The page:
The short answer is – a lot more than you would think!
All of the preparation work on systems, processes, documentation and trialling that go into getting a business to the stage that it can be franchised are a very big investment, both in terms of dollars and time.
Unfortunately, many people with their own business who take the plunge into a franchising future do not find this out until they are already deeply immersed in and consumed by the process.
The result is things that could have been done with pre-planning and from an informed position haven’t and therefore time, effort and most of all money is wasted in consultants fees. Professional pre-entry planning and testing can mean a brief to a legal firm, an accountant, or franchise consultant is succinct and locked down in terms of expenditure and deliverables, so that no one gets disappointed.
So just how much does it actually cost to franchise? The feedback that we get from those who have been down this path is that there is likely to be very little change from $100,000 to $150,000, at an absolute minimum!
Finding a cost estimate of the initial stages of franchising is not easy and, while our ballpark $100,000-$150,000 figure is most probably conservative, it should still make any prospective franchisor stand up and ask themselves ‘do I really know how to go about this the most cost-effective way?’
The right time to ask this and find out the answer, is before you begin the process of franchising your business. That way, you are well aware of all the necessary steps and the associated costs and time before you are fully committed.
Essentially, you need to get franchise business savvy very quickly. Not necessarily implementing everything yourself, but truly being able to comprehensively understand the process and the implications of entering the business world as a franchisor.
For example, do you know the 5 mandatory documents that are required by franchisors in order to franchise their business?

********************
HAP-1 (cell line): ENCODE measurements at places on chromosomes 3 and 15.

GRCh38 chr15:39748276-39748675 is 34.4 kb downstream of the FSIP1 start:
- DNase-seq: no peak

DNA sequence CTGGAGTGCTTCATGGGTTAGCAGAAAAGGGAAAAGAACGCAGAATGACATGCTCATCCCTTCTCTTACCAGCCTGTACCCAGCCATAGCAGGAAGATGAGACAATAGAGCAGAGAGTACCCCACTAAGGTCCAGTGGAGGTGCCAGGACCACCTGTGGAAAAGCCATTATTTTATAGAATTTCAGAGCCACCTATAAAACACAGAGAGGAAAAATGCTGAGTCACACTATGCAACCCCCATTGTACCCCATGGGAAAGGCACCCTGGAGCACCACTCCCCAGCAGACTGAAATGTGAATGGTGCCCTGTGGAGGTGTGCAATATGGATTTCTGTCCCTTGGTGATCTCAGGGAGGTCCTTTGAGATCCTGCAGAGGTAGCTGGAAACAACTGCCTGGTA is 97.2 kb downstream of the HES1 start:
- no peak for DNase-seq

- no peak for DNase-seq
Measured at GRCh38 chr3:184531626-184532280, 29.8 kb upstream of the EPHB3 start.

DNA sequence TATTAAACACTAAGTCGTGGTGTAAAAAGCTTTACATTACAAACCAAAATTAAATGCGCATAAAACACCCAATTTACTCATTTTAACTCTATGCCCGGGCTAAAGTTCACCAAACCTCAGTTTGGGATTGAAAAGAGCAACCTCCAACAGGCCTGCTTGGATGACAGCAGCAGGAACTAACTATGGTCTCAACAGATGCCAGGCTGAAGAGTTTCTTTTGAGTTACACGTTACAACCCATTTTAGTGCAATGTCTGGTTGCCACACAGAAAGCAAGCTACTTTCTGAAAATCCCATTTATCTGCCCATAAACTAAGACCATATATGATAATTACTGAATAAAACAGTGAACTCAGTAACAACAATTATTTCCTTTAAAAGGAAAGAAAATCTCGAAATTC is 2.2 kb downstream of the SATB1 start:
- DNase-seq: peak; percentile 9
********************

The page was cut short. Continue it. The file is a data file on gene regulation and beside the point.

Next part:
These mandatory documents are:
Business Plan to map out the business and growth strategy in terms of business projections, franchised and/or company owned outlets;
Operations Manual (Franchisee) to outline how the franchisee will operate the business systems to the franchisor’s standards;
Operations Manual (Head Office) to outline how the franchisor will run the support office and the resources available to support franchisees;
Franchise Agreement is the legal binding agreement between a franchisor and franchisee that permits the franchisee to operate under the franchisor’s brand, systems and operational model;
Disclosure Document is required by the Franchise Code of Conduct with the purposes of giving a prospective franchisee key information about the franchise group, and an existing franchisee current information about the running of the franchise.
It is recommended that these documents are ideally prepared in the order listed above, as rushing into the Franchise Agreement before the other preceding documents are done is like building a house without any plans.
Preparing each of these documents requires a large investment in both time and cost, with the Franchise Agreement and Disclosure Document also requiring the use of lawyers. This obviously adds further to costs, especially if you need revisions and amendments producing multiple versions that are billable hours.
Also, it’s not just lawyers. You will probably need to use other franchise-specialist third parties such as operational and marketing franchise consultants, franchise specialist accountants, bookkeepers and financial advisers to set up your business, and that’s before you sell a single franchise.
Establishing a pilot franchise operation to demonstrate sustainable replication before you start to engage franchise partners, is also highly recommended in proving the viability of a franchise concept. While this can save you money in the long run, it’s also a significant set-up cost in the early stages of franchising.
There are many things you need to understand and plan for in becoming a franchisor. From trademarking and protecting IP, to creating a franchisee recruitment strategy, site selection guide, brand style guide, employment position descriptions for support staff and franchisees, marketing and communications plans for group and local campaigns, and engaging auditors to report on franchise fees and marketing levies.
Even when you’re up and running the list continues because in business, especially a franchise business, you need to be on a path of continual improvement and innovation to be successful.
So even from this basic overview, it is easy to see how it all adds up to a very substantial cost commitment quickly, especially if you’re not well prepared and haven’t done your due diligence preparation work.
Taking the time to learn more about everything that is involved with franchising before you make the leap is a sound investment in your business future, wherever it leads you.
It may actually lead you to a decision that franchising is not the right path for you, in which case you will have saved yourself a lot of wasted, time, effort and money.
With some early education, you may still wish to pursue a future in franchising to fund business growth. Once educated you will be going in prepared with your eyes wide open and there won’t be as many hidden surprises about what is coming your way.
Our ‘How to Franchise’ eClass is a cost-effective way to prepare for becoming a franchisor. It’s available 24/7 online and can be attended from anywhere in Australia.